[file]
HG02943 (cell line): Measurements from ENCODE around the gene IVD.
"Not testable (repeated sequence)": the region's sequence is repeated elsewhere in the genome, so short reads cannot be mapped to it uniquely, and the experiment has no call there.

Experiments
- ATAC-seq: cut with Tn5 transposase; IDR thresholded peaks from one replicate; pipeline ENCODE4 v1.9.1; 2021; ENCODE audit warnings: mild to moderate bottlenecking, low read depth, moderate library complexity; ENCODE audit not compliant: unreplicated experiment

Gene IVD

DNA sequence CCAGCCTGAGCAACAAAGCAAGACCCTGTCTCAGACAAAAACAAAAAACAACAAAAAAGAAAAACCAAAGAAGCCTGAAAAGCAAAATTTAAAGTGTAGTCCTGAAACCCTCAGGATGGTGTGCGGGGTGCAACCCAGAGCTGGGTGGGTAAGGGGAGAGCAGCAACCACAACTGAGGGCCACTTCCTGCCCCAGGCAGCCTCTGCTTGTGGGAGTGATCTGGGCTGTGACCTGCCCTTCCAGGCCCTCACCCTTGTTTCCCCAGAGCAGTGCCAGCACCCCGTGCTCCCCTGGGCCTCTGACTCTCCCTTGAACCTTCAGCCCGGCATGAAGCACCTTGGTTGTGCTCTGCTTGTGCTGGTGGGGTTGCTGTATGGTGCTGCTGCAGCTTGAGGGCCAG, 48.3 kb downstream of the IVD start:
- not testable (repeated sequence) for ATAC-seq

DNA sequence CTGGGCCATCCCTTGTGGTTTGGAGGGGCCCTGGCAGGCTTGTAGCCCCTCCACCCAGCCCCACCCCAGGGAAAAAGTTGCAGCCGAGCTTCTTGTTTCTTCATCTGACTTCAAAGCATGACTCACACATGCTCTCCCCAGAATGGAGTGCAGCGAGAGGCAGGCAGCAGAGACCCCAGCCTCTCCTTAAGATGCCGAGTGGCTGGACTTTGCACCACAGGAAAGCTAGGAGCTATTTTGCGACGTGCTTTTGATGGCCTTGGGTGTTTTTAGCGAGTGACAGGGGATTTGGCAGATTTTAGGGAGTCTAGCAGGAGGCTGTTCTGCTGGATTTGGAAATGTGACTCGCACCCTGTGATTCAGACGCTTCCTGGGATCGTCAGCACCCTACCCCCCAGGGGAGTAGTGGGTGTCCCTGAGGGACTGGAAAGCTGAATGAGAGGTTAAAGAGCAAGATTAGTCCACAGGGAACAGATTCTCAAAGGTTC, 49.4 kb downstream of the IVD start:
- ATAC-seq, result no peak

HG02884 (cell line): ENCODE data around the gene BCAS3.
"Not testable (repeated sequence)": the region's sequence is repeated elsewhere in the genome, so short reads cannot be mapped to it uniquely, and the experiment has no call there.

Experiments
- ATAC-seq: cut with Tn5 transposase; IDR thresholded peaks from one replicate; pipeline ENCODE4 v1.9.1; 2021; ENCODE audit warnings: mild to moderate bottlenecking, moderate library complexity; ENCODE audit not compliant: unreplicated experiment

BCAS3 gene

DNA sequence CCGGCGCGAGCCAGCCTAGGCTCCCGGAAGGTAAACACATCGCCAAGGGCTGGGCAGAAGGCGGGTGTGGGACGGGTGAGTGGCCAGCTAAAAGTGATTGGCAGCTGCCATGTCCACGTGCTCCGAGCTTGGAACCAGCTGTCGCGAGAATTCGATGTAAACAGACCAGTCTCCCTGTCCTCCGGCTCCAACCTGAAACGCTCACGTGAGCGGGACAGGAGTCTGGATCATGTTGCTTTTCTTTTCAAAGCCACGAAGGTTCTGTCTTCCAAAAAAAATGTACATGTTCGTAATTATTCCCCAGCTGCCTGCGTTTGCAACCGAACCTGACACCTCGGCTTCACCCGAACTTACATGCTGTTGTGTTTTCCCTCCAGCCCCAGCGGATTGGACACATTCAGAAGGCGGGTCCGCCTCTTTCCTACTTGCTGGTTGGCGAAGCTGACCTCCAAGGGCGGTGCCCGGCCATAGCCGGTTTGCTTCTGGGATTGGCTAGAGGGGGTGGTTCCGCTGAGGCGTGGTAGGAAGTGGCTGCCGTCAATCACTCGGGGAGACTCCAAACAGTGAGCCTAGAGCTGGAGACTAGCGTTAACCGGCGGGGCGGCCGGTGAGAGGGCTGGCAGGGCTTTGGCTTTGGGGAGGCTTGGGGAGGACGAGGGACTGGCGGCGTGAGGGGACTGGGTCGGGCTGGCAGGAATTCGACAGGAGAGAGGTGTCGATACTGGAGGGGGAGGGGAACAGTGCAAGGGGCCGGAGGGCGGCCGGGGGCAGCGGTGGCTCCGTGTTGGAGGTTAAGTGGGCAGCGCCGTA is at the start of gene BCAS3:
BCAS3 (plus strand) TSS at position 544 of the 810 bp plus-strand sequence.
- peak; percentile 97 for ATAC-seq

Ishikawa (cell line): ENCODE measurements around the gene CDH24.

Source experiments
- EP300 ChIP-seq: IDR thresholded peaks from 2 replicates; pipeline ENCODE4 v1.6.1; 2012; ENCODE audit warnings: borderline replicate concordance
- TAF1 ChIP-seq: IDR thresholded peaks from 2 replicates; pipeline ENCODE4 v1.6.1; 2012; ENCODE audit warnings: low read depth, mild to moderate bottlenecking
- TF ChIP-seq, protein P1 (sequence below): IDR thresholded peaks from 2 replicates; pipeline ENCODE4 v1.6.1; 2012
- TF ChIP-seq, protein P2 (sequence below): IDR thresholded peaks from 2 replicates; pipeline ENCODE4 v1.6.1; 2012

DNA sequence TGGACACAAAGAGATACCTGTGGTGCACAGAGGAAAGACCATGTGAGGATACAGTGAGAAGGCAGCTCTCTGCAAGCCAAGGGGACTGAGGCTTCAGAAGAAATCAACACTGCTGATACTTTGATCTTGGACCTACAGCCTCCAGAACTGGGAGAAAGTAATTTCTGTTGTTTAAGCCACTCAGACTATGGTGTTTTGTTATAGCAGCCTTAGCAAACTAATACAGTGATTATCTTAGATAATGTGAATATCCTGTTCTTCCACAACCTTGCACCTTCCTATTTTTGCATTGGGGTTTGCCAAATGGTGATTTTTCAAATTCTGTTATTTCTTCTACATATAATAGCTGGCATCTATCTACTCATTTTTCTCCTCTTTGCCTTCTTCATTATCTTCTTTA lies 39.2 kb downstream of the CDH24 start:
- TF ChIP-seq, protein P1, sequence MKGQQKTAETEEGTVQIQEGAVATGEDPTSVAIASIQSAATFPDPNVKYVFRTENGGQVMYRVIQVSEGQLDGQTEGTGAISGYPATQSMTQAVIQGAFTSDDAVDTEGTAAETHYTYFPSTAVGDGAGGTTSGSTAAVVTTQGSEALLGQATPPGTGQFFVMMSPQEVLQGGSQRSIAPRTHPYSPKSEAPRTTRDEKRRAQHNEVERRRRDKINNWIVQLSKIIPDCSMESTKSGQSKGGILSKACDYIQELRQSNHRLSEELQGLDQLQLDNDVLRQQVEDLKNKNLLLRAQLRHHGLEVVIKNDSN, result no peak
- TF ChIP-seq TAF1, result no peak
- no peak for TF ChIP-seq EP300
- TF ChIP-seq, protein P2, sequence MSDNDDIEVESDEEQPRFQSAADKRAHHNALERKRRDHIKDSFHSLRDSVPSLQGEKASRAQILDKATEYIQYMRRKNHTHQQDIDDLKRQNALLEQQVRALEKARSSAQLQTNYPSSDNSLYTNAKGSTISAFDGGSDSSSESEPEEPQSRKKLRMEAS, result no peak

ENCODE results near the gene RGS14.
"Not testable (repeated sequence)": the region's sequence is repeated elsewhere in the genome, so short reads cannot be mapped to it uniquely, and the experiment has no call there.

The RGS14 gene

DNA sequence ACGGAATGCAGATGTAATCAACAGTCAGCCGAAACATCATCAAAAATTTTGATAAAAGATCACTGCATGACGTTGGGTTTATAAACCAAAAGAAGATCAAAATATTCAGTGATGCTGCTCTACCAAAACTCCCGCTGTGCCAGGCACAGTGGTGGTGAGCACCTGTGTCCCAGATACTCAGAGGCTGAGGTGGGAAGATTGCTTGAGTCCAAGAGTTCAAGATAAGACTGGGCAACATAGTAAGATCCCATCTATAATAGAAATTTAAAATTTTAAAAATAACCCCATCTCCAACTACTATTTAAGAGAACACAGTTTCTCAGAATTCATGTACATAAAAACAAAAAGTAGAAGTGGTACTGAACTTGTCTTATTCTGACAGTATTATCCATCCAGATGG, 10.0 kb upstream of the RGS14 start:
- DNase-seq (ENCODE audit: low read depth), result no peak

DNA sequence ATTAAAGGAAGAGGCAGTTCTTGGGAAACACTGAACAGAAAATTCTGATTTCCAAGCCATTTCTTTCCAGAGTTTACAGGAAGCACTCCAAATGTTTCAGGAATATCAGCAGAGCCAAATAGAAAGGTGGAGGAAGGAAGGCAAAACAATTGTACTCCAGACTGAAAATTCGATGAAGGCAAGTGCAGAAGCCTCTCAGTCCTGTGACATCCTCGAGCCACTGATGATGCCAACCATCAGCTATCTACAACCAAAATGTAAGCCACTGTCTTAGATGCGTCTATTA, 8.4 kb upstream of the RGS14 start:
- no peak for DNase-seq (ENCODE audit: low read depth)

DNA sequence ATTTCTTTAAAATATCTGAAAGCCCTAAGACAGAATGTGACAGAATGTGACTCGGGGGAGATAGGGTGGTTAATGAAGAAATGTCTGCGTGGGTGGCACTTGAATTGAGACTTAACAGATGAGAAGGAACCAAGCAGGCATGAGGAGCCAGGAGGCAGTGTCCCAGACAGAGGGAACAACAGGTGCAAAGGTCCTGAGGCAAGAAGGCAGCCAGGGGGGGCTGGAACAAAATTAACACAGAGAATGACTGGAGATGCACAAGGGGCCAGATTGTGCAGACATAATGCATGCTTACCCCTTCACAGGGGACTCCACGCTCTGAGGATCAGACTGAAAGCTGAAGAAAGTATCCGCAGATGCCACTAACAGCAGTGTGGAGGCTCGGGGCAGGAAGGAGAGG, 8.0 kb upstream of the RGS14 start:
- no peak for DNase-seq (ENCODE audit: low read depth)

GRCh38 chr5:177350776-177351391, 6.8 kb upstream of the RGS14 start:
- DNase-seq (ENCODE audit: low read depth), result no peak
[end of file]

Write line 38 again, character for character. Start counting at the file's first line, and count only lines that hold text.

GRCh38 chr5:177350776-177351391, 6.8 kb upstream of the RGS14 start: